6. The method of claim 1, wherein said first forming roll comprises a roll mantle having through perforations leading from an exterior of said roll mantle to an interior of said roll mantle and means defining a suction chamber in said interior in said wrap angle sector such that said through perforations are communicable with said suction chamber.
7. The method of claim 1, further comprising the steps of:
arranging a first forming shoe in said twin-wire zone after said first forming roll, said first forming shoe comprising a linear and/or curved blade deck, and
arranging an MB-unit in said twin-wire zone after said first forming shoe, said MB-unit comprising at least one support member arranged inside a loop of said first wire and at least one drainage and loading member arranged in opposed relationship to said at least one support member in a loop of said second wire, said at least one support member and said at least one drainage and loading member comprising blades and defining a twin-wire blade zone therebetween.
8. The method of claim 7, further comprising the steps of:
arranging a second forming shoe in said twin-wire zone after said MB-unit, and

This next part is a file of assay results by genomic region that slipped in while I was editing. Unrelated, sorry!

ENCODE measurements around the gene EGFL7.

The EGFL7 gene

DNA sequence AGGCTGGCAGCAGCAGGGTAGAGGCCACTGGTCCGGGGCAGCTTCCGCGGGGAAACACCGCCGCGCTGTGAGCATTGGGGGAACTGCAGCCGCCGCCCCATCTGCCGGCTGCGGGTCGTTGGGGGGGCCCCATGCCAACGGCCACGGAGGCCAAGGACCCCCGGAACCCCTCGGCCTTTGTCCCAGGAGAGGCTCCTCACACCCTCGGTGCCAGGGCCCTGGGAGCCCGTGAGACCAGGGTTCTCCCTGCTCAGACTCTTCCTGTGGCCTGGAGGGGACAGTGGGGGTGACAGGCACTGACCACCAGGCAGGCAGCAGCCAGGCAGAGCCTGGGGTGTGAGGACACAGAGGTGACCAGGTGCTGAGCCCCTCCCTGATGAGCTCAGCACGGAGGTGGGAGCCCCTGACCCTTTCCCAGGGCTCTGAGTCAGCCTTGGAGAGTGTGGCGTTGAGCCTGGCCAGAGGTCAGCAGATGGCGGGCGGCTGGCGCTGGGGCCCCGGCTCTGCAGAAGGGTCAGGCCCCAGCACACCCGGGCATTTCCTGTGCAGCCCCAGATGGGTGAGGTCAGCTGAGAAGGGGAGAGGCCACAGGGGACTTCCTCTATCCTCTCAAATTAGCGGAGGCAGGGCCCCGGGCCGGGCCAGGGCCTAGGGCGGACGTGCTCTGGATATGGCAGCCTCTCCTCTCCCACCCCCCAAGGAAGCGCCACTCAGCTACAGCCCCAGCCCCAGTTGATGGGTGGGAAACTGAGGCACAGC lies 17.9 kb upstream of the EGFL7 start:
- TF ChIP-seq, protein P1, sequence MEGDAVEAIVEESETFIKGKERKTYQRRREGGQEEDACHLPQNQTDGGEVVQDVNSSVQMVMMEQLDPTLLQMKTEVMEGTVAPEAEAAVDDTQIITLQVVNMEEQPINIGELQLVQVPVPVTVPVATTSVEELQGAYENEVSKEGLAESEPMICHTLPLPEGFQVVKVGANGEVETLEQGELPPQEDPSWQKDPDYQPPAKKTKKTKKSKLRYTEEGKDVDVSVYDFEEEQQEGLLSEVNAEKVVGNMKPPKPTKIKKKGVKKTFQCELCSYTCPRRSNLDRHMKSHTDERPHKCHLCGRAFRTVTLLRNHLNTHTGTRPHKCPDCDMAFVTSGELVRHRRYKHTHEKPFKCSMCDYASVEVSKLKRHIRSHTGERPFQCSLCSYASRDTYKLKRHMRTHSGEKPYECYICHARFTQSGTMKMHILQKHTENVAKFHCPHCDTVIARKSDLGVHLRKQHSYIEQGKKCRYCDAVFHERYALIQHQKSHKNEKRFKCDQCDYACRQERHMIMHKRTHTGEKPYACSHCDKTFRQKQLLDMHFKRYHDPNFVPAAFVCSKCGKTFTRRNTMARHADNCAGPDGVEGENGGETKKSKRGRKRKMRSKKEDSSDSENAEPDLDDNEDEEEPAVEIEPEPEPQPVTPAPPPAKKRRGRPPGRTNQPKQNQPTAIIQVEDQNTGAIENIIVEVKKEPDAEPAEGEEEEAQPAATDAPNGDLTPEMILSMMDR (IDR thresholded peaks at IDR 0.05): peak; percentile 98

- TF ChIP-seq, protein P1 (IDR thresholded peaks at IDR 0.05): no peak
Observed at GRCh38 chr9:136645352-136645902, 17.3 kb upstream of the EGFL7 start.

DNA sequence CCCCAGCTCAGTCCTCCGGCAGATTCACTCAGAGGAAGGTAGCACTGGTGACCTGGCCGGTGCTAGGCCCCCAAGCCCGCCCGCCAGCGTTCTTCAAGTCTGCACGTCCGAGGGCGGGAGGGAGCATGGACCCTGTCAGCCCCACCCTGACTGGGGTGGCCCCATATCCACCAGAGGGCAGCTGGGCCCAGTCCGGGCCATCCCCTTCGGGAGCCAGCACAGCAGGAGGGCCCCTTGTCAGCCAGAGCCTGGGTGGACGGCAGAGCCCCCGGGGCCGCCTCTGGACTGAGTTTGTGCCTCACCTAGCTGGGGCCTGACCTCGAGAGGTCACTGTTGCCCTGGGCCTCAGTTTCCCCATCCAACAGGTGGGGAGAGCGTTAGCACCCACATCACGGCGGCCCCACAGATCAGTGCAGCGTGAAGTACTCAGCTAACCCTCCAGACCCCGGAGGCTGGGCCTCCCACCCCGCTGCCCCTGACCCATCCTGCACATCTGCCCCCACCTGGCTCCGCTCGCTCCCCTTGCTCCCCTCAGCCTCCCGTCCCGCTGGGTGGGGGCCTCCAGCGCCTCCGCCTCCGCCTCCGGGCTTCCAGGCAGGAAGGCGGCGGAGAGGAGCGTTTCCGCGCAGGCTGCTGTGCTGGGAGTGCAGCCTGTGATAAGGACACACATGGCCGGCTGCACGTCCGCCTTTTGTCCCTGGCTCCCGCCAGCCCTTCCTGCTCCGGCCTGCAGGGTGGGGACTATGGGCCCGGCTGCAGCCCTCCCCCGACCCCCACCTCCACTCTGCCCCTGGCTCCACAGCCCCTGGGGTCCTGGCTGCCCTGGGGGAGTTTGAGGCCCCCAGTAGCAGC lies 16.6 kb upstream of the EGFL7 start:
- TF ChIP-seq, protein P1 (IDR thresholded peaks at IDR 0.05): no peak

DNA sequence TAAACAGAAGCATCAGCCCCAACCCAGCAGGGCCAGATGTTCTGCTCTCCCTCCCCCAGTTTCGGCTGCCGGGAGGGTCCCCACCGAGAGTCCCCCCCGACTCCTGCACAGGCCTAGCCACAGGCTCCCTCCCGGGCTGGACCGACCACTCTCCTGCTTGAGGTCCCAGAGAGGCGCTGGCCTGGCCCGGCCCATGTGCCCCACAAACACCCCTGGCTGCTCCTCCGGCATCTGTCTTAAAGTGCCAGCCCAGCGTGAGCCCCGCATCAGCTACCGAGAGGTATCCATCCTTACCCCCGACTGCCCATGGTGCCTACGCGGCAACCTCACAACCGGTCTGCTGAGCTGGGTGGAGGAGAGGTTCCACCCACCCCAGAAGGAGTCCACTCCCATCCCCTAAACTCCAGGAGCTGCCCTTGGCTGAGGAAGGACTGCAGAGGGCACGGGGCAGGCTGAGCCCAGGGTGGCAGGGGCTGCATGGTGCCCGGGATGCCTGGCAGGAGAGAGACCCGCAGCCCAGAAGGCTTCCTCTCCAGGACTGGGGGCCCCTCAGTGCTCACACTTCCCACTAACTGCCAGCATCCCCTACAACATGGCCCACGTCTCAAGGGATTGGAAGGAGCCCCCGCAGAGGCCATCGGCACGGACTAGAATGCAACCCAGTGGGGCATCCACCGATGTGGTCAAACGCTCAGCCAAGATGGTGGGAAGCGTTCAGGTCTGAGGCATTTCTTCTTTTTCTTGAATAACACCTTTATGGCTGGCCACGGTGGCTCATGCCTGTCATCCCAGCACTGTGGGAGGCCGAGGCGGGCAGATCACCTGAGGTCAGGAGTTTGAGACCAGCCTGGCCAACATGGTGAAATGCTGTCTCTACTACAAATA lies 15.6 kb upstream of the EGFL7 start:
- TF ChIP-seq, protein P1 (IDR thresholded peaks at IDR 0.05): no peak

arranging a second forming roll in said twin-wire zone after said second forming shoe, said first wire being separated from the web after or in conjunction with said second forming roll whereby the web follows said first wire.
9. The method of claim 8, wherein after said wrap angle sector, the run of said twin-wire zone is substantially horizontal, the run of said twin-wire zone being curved over a sector of said second forming roll, said sector of said second forming roll being from about 10° to about 40°, the run of said twin-wire zone being downwardly inclined after said second forming roll, further comprising the step of:
arranging at least one suction box in a loop of said first wire in connection with the downwardly inclined run of said twin-wire zone after said second forming roll, said second wire being separated from the web after said at least one suction box.
10. The method of claim 2, further comprising the step of:
adjusting the position of said blades in said first forming member relative to said first wire.
11. The method of claim 1, wherein the run of said twin-wire zone is substantially vertical and said first and second wires travel in an upward direction in said twin-wire zone, further comprising the step of: